Most startup guides talk about the steps needed to take a startup project from an idea to an exit. Needless to say, taking these steps is easier said than done. Bringing a successful innovative business from 0 to 1 is one of the hardest things you can undertake, and every step on the journey requires you to face challenges on many levels.
In this article, you will find a list of some of the more common and more dangerous hurdles you are likely to face as a startup founder, as well as some basic advice on how to overcome them.
1. Finding A Real Problem
The first and arguably most important challenge a startup founder faces is the discovery of a real market need. Building something nobody cares about is arguably the biggest and most common startup mistake, and doing it is the easiest way to waste your time and money with nothing to show for it.
Domain knowledge is the best tool that would help you overcome this challenge and the best way to acquire it is to talk to your target customers.
2. Finding A Solution That Fits The Needs Of Your Customers
Unfortunately, once you’ve established a real market need, finding the right solution is just as hard. That’s why validating your startup idea before investing a substantial amount of time or money into building your product has become an industry standard.
Running presales is a great way to measure the solution-problem fit. If you gain traction – that’s a great signal to move forward to an MVP. If not – iterate on your solution and try to gain market feedback once again. Iterating your offering is very easy to do in the presales stages – once you move forward to building an actual product, then making substantial changes would become much more costly.
3. Securing Funding Without Sacrificing Focus On Your Product
Finding a real problem and establishing a viable solution could usually be done cheaply. Once you start building your product and scaling your business, however, you’ll find yourself in need of capital – most projects are too work-intensive to handle on your own, and paying people requires capital.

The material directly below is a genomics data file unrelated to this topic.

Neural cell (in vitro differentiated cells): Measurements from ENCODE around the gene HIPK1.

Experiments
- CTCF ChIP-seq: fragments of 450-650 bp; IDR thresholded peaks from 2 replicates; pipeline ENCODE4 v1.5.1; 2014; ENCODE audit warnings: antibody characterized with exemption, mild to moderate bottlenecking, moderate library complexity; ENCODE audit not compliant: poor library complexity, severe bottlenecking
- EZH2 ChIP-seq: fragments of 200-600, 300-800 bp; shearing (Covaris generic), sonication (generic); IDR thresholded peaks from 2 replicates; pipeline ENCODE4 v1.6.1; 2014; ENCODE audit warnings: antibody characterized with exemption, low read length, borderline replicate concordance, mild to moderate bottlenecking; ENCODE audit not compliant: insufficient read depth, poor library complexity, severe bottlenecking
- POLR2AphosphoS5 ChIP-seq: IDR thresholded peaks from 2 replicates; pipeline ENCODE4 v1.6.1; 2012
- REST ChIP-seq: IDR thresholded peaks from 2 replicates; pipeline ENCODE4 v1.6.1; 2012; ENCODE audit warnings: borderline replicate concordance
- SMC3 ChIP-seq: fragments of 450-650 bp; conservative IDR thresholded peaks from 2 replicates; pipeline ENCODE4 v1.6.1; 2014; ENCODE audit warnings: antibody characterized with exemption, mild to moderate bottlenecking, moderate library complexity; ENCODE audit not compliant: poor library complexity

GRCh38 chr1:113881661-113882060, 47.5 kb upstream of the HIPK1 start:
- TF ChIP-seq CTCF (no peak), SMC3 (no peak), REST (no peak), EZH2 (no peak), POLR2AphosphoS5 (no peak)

Finding investors for your startup project is certainly a challenge – only 0.5% of startups manage to raise a VC funding round.
Nonetheless, even though the act of raising capital is challenging enough, the real challenge is continuing to run and grow your business while at the same time fundraising – the two activities often add up to the workload of two full time jobs.
Unfortunately, putting your startup on pause until you find capital is rarely a good idea – investors wouldn’t be attracted to your startup if you fail to demonstrate tangible progress. Most investors would jump on the train only if they know that it’s leaving with or without them.
4. Hiring The Right People And Building A Healthy Culture
Once you can afford to hire people, attracting the right people to your project would often make or break it.
One of the more common startup hiring mistakes you can make is to rush to hire too many people too fast. “Hire slow, fire fast” is a cliché for a reason, and it is even more true for startups. In an early-stage startup, the team is the greatest asset of the company. Because of this, finding the right first hires is the seed that would allow you to cultivate a productive startup culture.
Bad early hires can lead to a bad culture, which inevitably spreads when you grow and expand your team.
5. Finding Work-Life Balance
Last but not least, one of the biggest challenges of running a startup is finding enough time and energy for your personal life. While it is true that there is a strong correlation between hours worked and revenue growth, taking care of your physical and psychological wellbeing will pay dividends in the long run personally, but also professionally.